Dave and Leslie Lennox started their pesto business, Hope’s Gardens, at a farmers market.

By Amy Wenk

Farmer Paula Guilbeau is getting ready.

Soon Guilbeau will pack her truck with lettuce, spinach, arugula, carrots and sugar snap peas and drive down to Buckhead with her dachshund Ellie May.

April marks the opening of three local farmers markets, including a new one in Sandy Springs, and Guilbeau couldn’t be more excited.

“It’s been a long, cold, hard winter,” said Guilbeau, who runs Heirloom Gardens in Cumming. In six greenhouses and four fields, she grows 34 varieties of tomatoes, 24 types of peppers, 15 herbs and 40 kinds of flowers. “I’m ready to see my customers.”

For the third year, Guilbeau will be a vendor at the Peachtree Road Farmers Market, held each Saturday in the parking lot of St. Philips Cathedral in Buckhead. When it opens April 10, the market will for the fourth year offer the public locally-grown food and handicrafts from more than 45 vendors.

Two new markets open this year on April 3, the Sandy Springs Farmers Market and the Chastain Park Green Market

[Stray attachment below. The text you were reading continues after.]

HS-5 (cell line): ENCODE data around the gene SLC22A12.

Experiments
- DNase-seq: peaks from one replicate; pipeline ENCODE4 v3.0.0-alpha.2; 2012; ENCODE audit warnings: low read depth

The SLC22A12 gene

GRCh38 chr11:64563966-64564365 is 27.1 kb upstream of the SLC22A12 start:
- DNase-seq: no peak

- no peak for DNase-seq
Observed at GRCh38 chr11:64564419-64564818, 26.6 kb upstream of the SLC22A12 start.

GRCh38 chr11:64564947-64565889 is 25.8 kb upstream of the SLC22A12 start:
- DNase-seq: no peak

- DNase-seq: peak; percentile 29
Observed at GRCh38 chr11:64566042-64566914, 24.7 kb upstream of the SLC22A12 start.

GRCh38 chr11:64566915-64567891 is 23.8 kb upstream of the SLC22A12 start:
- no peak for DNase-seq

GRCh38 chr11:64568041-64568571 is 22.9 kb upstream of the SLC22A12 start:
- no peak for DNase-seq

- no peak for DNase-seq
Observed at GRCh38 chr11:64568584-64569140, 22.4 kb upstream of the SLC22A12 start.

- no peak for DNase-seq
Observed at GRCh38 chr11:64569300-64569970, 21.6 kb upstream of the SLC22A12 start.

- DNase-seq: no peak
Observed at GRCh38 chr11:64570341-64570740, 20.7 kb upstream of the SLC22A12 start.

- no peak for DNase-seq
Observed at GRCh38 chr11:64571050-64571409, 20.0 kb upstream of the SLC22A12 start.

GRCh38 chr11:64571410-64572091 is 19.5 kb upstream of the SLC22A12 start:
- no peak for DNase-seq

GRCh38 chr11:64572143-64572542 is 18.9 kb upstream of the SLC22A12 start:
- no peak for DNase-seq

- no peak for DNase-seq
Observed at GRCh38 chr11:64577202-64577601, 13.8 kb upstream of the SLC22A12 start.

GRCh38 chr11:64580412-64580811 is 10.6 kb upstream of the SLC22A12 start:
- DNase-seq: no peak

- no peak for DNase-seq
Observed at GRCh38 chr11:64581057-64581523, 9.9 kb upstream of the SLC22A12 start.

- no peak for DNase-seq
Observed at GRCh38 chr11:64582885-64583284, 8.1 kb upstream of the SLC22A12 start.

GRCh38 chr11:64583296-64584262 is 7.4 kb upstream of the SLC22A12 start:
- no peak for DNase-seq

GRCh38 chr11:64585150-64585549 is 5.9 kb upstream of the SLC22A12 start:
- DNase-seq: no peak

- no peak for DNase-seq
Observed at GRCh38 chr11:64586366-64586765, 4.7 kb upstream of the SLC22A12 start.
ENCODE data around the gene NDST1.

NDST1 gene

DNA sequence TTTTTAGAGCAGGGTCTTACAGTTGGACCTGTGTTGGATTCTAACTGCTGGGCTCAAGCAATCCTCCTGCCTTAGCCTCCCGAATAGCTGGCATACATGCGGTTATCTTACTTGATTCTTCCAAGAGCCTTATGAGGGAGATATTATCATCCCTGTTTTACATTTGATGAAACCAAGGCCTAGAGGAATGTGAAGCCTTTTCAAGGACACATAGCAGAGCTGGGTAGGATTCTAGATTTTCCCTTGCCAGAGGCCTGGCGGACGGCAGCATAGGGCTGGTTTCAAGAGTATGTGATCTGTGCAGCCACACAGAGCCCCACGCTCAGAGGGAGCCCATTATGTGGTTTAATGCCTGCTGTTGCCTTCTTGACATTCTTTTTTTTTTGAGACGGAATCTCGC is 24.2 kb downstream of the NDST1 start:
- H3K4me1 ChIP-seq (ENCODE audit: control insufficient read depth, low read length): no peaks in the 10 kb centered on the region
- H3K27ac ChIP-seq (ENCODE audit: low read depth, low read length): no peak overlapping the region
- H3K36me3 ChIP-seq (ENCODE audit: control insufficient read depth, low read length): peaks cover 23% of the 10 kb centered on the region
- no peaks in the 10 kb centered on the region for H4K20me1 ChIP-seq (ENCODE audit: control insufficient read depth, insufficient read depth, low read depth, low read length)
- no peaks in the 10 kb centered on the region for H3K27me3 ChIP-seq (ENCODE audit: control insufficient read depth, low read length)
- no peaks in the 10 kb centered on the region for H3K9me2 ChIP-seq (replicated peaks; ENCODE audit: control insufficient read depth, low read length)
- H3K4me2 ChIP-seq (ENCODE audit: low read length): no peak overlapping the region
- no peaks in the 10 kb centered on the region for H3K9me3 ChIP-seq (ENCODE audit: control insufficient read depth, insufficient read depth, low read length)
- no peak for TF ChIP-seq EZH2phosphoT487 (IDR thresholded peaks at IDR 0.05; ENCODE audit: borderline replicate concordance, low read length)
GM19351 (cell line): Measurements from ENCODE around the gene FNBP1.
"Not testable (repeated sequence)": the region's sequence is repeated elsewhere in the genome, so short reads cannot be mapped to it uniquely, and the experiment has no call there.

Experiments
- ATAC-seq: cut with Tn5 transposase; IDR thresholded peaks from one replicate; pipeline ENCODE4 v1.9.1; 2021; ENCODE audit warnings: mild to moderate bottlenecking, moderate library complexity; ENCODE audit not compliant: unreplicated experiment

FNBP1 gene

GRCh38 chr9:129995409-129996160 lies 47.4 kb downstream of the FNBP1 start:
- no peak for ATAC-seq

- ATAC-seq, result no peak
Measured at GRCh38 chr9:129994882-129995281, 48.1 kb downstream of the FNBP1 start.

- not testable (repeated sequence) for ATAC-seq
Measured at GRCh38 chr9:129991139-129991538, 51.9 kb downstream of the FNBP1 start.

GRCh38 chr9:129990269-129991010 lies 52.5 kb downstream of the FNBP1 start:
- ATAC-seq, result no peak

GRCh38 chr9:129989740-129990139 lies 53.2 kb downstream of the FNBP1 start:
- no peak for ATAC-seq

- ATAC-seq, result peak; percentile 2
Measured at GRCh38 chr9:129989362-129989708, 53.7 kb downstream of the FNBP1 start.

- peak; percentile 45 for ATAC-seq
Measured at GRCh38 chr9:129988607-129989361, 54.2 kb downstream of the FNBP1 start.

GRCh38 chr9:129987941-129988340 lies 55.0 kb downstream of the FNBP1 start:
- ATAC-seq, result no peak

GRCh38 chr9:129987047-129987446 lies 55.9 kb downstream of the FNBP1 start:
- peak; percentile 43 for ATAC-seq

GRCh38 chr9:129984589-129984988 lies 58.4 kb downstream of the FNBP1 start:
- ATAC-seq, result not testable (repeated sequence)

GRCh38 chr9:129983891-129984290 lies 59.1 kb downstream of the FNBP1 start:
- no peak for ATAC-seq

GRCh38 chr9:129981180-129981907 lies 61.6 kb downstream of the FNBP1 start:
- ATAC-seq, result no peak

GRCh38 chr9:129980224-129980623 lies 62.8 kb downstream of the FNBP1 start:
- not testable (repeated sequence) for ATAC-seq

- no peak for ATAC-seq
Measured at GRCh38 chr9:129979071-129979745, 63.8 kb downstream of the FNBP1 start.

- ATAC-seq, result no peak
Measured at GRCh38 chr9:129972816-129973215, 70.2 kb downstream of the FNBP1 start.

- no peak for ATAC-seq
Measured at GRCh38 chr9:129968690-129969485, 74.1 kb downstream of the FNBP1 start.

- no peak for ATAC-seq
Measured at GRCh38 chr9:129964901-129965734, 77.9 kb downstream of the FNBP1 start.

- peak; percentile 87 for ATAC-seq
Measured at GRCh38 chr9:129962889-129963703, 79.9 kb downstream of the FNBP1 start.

“There’s a huge demand for this kind of shopping experience,” said Andrew Bauman, who is organizing the Sandy Springs market with Jeffrey Langfelder. The long-time residents of Sandy Springs March 2 were awarded an operating agreement by Sandy Springs City Council. “The response has been tremendous.”

Farmer Paula Guilbeau waters seedlings.

That is because residents see the benefits of buying fresh, naturally-grown food directly from local growers.

“It’s a movement,” said Guilbeau, who specializes in heirloom tomatoes. “People want to see a face with their food.”

The “farm-to-table” approach not only promotes a healthier lifestyle but encourages relationships within the community. Neighbors meet and mingle and new businesses can bloom.

“The community really wants this,” said Buckhead resident Randall Fox who is launching the Chastain Park Green Market with his partner Patrick Dennis, an artist and former lobbyist. “It’s about bringing the community together and giving them what they want.”

Sowing local seeds

Farmers markets offer fresh food and the opportunity to support local merchants.

“You are really paying the farmer,” said Lauren Carey, manager of the Peachtree Road Farmers Market that draws around 1,000 shoppers each Saturday. There are no middle men, and you won’t find any food grown with pesticides or other chemicals. Carey ensures this by making visits to the farms.